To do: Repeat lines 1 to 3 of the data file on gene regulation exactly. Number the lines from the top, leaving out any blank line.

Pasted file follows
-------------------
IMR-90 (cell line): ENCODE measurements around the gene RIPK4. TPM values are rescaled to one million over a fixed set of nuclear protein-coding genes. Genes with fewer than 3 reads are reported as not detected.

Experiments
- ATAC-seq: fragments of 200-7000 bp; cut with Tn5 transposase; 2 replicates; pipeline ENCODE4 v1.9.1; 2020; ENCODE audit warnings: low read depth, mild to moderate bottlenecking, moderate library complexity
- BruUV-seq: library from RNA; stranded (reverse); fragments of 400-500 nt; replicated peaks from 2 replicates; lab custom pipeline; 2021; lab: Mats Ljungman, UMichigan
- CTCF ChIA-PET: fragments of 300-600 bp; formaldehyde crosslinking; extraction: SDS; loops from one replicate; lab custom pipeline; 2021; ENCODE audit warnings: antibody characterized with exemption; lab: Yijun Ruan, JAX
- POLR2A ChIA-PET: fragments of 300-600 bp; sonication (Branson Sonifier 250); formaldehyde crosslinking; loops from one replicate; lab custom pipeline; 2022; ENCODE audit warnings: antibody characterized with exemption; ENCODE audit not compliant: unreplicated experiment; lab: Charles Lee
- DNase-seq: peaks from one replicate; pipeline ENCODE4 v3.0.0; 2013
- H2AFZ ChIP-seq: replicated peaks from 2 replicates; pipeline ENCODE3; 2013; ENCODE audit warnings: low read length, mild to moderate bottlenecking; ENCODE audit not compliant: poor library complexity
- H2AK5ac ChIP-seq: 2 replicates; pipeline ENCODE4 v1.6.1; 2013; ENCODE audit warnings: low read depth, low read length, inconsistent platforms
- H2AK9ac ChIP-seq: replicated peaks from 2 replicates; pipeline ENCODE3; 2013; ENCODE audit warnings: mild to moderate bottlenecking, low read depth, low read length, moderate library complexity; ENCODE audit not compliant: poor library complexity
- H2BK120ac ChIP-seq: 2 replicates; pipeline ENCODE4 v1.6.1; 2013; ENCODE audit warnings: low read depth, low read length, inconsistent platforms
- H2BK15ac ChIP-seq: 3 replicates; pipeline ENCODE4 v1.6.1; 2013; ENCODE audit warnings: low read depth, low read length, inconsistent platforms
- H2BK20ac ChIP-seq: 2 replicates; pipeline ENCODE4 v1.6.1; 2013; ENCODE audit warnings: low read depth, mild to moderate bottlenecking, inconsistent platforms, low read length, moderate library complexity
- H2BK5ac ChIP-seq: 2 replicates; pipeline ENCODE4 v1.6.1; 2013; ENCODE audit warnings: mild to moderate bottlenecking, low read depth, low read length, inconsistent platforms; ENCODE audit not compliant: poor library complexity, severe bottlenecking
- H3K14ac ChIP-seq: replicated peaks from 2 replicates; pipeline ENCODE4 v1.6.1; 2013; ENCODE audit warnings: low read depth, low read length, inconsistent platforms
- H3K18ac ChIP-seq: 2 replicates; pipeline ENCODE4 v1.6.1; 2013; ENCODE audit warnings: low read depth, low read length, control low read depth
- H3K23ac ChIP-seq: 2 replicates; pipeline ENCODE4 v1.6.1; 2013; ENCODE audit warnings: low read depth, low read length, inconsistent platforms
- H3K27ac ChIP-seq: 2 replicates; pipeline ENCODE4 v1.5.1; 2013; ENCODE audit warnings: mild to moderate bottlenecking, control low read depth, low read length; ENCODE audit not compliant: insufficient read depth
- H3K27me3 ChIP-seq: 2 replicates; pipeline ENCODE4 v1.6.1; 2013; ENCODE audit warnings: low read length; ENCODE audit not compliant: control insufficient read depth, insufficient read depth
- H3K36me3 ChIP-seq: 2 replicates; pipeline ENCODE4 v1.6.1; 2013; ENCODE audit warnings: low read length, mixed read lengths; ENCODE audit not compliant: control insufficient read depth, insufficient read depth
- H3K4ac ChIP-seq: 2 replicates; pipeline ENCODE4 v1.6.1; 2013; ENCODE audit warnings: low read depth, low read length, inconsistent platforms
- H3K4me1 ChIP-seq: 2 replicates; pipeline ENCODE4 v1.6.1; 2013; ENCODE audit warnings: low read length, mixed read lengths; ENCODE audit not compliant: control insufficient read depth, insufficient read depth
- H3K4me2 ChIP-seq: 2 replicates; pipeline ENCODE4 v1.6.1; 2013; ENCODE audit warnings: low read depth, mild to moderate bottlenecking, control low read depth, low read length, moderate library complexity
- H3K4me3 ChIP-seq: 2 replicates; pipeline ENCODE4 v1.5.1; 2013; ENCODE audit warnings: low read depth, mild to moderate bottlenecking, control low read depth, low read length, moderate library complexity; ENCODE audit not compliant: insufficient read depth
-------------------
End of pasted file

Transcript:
IMR-90 (cell line): ENCODE measurements around the gene RIPK4. TPM values are rescaled to one million over a fixed set of nuclear protein-coding genes. Genes with fewer than 3 reads are reported as not detected.

Experiments
- ATAC-seq: fragments of 200-7000 bp; cut with Tn5 transposase; 2 replicates; pipeline ENCODE4 v1.9.1; 2020; ENCODE audit warnings: low read depth, mild to moderate bottlenecking, moderate library complexity